Another issue that can hinder the implementation of a QMS is company culture. With all initiatives that introduces change to the current culture, employees are expected to feel different types of losses. According to Gareth Jones and Jennifer George, the types of losses that employees may feel when a change is introduced include turf, structure, and control. Losses of turf include physical locations, fields of expertise, and responsibilities. Attachment losses include relationships between other employees or stakeholders. Losses of structure represent changes in authority, policy, or schedules and deadlines. Loss of control are the result of the other losses. By implementing a QMS in an organization that did not have one before is considered a disruptive change. The new QMS system will create a chain of command and create accountability for actions. Because the QMS will reduce the number of quality issues, certain employees may feel turf loss. Turf loss will present itself since the QMS will make it appear that employees were not performing their job as well as the organization thought. The QMS is not meant to make employees appear as if they are not performing their duties correctly. It is meant to help employees perform their duties in a more favorable manner. Losses in structure will most likely occur since policies in how work is performed and quality standards are changed. Due to how processes or organized in the QMS, employees may feel some form of control loss. Since employees will be required to follow proper guidelines and procedures, they may feel that they have no control of how they perform their work. To help employees cope with changes to their work environment, it is ideal if key stakeholders not only change how employees think about the QMS, but also how they feel about the QMS.

The majority of the employees at AVP Technology and MVP Machining are of Asian descent. The employees that are of Asian descent tend to adopt eastern behaviors that match the research conducted by Geert Hofstede. Hofstede defines four cultural dimensions: power distance, individualism, masculinity, and uncertainty avoidance. According to Hofstede’s and Nisbett’s research, eastern cultures, which include people of Asian descent, tend to be more adverse to risk, prefer collectivism over individualism, display more femininity rather than masculinity, and are more likely to adhere to a hierarchy. The employees that represent the minority are people that are not of Asian descent or are of Asian descent, but have assimilated into Western culture early in life. Examples of employees that are of Asian descent that have assimilated into Western culture are employees that are between the ages of 18 and 35. To implement the QMS successfully with respect to culture, the QMS must be presented by all key stakeholders. The key stakeholders represent a group of people instead of an individual. The reward and punishment systems must also apply uniformly to all employees. If employees notice other employees receiving exceptions to the processes, the entire process will degrade. Since people of eastern cultures are more likely to follow a hierarchy, key stakeholders and supervisors need to reinforce leadership instead of relying on employees to lead themselves. Since people of eastern cultures are more adverse to risk than westerners, they are more likely to protest against change. Key stakeholders at both companies need to assure the employees that the risks involved with the QMS will help everyone involved in the company. Because of the collective mentality, eastern cultures are more likely to favor changes that benefit all employees instead of only one person, (Nisbett, R., 2004).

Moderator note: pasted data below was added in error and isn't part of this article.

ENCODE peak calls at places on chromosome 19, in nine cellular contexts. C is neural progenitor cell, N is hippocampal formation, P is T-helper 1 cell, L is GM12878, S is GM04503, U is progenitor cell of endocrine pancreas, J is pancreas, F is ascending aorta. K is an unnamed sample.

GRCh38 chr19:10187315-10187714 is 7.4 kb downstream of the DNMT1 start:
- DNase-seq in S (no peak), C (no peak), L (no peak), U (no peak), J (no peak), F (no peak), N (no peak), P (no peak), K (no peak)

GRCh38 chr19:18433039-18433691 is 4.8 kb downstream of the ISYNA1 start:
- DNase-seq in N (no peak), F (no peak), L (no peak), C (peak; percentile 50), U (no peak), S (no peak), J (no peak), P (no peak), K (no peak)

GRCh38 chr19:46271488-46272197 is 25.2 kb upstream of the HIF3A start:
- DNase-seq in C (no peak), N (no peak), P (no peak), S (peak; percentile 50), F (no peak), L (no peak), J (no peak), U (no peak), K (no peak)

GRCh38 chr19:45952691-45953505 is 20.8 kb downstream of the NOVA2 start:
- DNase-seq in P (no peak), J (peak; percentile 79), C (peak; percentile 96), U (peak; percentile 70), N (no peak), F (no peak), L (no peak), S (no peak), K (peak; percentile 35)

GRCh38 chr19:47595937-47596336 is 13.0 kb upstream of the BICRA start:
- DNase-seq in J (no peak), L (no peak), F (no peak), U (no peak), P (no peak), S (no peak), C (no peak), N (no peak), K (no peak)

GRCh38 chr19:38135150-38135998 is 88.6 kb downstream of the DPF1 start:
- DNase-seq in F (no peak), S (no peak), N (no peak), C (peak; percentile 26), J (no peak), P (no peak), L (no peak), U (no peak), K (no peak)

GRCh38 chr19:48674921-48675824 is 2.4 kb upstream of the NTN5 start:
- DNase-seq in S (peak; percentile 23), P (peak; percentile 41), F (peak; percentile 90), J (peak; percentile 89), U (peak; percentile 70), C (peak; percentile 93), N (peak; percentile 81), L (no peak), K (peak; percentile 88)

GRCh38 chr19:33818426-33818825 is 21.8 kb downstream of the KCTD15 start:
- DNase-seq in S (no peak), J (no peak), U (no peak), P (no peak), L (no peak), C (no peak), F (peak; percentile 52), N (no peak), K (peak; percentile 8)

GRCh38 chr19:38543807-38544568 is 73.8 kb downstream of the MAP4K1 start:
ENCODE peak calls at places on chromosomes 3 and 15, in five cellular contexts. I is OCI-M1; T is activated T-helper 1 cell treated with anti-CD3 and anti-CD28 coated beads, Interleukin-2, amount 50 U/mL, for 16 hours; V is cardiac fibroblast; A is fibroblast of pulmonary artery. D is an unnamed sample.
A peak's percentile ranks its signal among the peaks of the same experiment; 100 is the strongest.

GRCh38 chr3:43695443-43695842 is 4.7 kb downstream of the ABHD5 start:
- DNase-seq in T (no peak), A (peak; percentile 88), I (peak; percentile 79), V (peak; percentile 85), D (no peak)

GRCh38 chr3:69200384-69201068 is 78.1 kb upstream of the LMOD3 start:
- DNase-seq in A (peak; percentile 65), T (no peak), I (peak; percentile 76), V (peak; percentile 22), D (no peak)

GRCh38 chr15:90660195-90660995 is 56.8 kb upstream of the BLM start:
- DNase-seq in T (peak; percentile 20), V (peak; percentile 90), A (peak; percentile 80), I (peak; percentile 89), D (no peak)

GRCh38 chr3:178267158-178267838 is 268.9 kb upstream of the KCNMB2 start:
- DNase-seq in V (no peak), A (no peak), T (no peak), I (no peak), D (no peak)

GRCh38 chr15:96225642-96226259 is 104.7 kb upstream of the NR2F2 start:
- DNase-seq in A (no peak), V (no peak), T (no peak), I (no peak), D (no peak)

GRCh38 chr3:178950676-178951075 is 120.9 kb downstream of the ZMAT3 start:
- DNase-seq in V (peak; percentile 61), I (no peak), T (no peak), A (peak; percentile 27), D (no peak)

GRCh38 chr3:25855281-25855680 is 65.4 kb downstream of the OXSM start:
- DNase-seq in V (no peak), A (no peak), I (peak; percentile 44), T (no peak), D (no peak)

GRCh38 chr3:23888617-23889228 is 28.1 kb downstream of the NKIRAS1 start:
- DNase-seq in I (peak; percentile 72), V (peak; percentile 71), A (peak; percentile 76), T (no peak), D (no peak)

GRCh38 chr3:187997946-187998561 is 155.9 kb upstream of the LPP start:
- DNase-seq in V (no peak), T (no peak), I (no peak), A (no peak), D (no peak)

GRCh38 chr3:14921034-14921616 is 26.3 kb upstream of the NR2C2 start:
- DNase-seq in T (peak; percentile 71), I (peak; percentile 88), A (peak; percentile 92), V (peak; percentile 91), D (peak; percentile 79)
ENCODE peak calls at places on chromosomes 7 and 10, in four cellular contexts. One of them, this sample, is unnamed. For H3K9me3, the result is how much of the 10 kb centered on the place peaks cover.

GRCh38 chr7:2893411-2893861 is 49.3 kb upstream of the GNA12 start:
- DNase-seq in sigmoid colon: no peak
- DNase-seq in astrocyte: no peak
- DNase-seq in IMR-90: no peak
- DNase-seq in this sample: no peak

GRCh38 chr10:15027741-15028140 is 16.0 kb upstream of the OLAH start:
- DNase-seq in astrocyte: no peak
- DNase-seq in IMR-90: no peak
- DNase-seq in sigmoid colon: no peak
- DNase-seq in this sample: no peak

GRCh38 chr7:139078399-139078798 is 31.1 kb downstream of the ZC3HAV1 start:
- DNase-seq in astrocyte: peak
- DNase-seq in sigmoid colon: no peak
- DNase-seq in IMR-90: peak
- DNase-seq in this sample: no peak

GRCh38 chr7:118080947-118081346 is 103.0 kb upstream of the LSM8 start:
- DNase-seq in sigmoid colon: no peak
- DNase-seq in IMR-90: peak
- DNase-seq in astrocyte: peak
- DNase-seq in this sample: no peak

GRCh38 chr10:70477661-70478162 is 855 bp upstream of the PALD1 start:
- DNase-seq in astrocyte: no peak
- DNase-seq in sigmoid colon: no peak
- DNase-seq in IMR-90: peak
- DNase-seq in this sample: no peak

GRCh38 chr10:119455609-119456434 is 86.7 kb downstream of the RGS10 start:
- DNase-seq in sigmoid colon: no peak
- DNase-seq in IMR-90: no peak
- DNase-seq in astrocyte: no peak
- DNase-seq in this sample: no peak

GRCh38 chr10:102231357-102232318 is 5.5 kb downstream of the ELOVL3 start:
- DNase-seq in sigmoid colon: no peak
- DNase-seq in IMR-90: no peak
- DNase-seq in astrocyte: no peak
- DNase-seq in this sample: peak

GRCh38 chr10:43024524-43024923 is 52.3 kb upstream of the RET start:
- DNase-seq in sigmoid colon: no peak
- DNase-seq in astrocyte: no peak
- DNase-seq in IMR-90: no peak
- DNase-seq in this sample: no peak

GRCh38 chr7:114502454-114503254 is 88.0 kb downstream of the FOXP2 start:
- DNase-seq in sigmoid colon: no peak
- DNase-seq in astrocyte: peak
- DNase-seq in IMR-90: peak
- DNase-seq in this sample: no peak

The employees that represent the minority at both companies have difficulties communicating with the majority for a couple of reasons. Due to language barriers between employees, it is difficult to ensure that all employees understand the key stakeholders. For example, the quality control manager and facilities manager at both companies are not of Asian descent. These people use English as their primary language, but they must communicate with people that use English as either their second or third language. Since both companies cannot discriminate against certain languages, the best alternative is to have interpreters. There are employees that speak English as a second language fluently enough to serve as interpreters. By using interpreters, we risk the quality of the messages between parties. An interpreter may not fully understand a message and translate the message improperly. If an interpreter translates a message improperly, we may unintentionally offend another employee.

Works Cited

Alichich, S. (2014, July 18). Personal interview.

Chau, H. (2014, July 18). Personal interview.

Chau, C. (2014, July 18). Personal interview.

Cordero, R. (2014, July 11). Personal interview.

Evans, J.R., & Lindsay, W.M. Managing for Quality and Performance Excellence (9th ed.), Cengage Learning. (2014)

Hofstede, Geert. (2001).Culture’s Consequences: Comparing Values, Behaviors, and Organizations Across Nations. 2Nd edition. Sage Publications.

Hovorka, O. (2014, July 11). Personal interview.

Johnson, M., Christensen, C., & Kagermann, H. (2008). Reinventing Your Business Model. Harvard Business Review, 59-68.

Jones, G.R., & George, J.M. (2011). Contemporary Management (7th ed.), McGraw Hill/Irwin, New York, NY.

Nisbett, Richard. (2004). The Geography of Thought: How Asians and Westerners Think Differently and Why. New York, New York, Free Press.

Ruben, M. (2011, February). Change Management. MGT 210. Golden Gate University, San Francisco, CA.

Streeter, S. (Director). (2012). America Revealed: Made In The USA [Documentary]. USA: Lion Television.

Tran, T. (2014, July 11). Personal interview.

Tran, S. (2014, July 11). Personal interview.

*IMPORTANT NOTE CONCERNING PLAGIARISM: Please do not plagiarize this case study. This original work was produced by Dennis Nguyen and has also been submitted to turnitin.com. If you use information from this case study, remember to reference Dennis Nguyen. If you have more questions, you are welcome to contact us.